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Introducing the new Ansible Automation Hub

The new Ansible Automation Hub shifts the quality and reliability of Ansible modules and roles to the enterprise level.
Introducing Ansible Hub
Image by mibro from Pixabay

Nowadays, Ansible is one of the most widely-used automation tools in IT. However, the big challenge with the huge number of available modules and roles in the community serving different use cases is to find the properly hardened modules suitable and reliable for production environments.

When using community modules and roles in playbooks to automate your production environments, you need to keep track of their life cycle and verify their compatibility with new Ansible releases.

These challenges make the reliability of Ansible community modules and roles questionable.

Red Hat Automation Hub

Red Hat has recently modified their Ansible subscription model and introduced many new online Ansible products accessible from the Red Hat Cloud Tools site if you have the proper Ansible subscription.

The primary online product there, which I believe will make Ansible more reliable, is the Red Hat Automation Hub. It would not be an exaggeration if I said it will greatly increase the trust level. Red Hat Automation Hub is the supported version of modules and roles in Ansible Galaxy.

Red Hat tests and hardens the modules and roles before publishing them in the Automation Hub. You can see them as Red Hat Registry Available for Open Shift, but this time for Ansible. The Automation Hub is still a new product that does not have many modules, but Red Hat continues to add more.

Collections and FQCN

Red Hat groups modules and roles on the Automation Hub in collections. In the playbook, when using a module from an installed collection, you reference it by using the "Full Qualified Collection Name" or the FQCN, which usually has the following format:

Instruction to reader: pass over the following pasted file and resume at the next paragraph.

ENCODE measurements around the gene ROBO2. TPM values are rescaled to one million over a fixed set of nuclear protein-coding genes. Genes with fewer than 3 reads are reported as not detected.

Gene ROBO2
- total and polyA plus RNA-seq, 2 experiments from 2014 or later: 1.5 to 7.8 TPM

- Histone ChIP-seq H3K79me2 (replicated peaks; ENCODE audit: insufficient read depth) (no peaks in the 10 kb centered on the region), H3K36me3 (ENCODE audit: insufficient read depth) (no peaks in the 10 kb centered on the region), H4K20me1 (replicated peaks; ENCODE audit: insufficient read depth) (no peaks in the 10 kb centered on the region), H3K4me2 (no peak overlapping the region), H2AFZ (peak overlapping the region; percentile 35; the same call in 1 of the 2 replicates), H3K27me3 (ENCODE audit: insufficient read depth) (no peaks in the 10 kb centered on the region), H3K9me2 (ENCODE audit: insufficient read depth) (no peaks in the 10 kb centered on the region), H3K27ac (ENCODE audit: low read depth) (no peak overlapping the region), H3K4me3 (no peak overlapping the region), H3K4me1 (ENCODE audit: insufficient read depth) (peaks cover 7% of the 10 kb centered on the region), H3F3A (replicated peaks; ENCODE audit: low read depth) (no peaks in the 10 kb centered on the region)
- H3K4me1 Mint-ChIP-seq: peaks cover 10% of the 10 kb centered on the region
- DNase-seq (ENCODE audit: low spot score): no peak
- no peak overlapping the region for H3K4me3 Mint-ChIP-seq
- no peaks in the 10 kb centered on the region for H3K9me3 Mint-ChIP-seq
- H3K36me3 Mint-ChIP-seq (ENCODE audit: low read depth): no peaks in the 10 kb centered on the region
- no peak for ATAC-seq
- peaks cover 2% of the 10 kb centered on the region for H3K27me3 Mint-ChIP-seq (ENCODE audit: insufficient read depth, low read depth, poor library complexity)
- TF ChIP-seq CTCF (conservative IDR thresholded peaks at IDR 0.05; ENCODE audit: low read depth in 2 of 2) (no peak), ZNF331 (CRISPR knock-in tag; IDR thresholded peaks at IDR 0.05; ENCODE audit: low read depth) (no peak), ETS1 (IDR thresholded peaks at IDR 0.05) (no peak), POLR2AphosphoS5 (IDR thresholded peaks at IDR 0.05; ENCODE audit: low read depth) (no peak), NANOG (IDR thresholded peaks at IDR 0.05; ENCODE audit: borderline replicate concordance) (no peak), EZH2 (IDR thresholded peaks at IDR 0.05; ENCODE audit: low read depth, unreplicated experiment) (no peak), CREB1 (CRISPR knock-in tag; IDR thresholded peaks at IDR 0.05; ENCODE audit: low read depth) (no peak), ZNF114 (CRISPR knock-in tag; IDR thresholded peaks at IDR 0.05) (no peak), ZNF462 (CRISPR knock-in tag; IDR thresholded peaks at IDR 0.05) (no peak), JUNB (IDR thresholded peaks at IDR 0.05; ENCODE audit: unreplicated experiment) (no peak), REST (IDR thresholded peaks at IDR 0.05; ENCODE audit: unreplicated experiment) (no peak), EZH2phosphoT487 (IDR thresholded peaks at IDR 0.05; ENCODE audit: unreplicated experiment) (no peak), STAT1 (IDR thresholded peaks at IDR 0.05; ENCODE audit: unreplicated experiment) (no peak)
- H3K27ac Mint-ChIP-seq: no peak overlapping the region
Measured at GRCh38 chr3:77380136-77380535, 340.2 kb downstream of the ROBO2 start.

However, the Automation Hub is a new product. You can still find some modules which must be referenced by name only, as is still the case with the F5 collections and Ansible 2.9. You can always open a case with Red Hat Support if the modules are not working, and they will advise you. With the Automation Hub, you are not alone anymore.

[ Readers also liked: Getting started with Ansible ]


In this article, we will install Ansible engine. The installation is based on RHEL8.2. It has Python 3.6, which is still supported, and it is a prerequisite for many of the recent Ansible modules.

Ansible Engine has three different layers:

  1. Operating System, which is RHEL8.2 in our case.
  2. Ansible binaries.
  3. Additional modules (in Red Hat Automation Hub, they are called collections).


  1. Downloading collections requires using RHEL-based Ansible Engine. Installation of RHEL8.2 is out of this article's scope, so the assumption is that there is a server ready to be used.
  2. You have the appropriate Red Hat Ansible Subscriptions.
  3. Installing and using Ansible Tower is out of the scope of this article.
  4. Installation will occur behind a proxy. However, if you install Ansible Engine to a system directly connected to the Internet, you can skip the proxy-related steps.
  5. Ansible 2.9 will be installed and used.

Installing Ansible Engine

After a fresh install of RHEL8.2, follow these steps to install Ansible Engine:

1. Edit the RHSM configuration file:

# vi /etc/rhsm/rhsm.conf

2. Modify this section in the RHSM configuration file with the proxy details and then save the file:

# an http proxy server to use
proxy_hostname =

# The scheme to use for the proxy when updating repo definitions, if needed
# e.g. http or https
proxy_scheme = http

# port for http proxy server
proxy_port =

# user name for authenticating to an http proxy, if needed
proxy_user =

# password for basic http proxy auth, if needed
proxy_password =

3. Register to RHSM:

# subscription-manager register

4. Attach to your RHEL and Red Hat Ansible Engine subscriptions. This command will help you find the available RHEL Red Hat Ansible Engine subscriptions:

# subscription-manager list --available

5. Grab the pool ID of the subscription and run the following:

# subscription-manager attach --pool=<pool id here of RHEL subscription>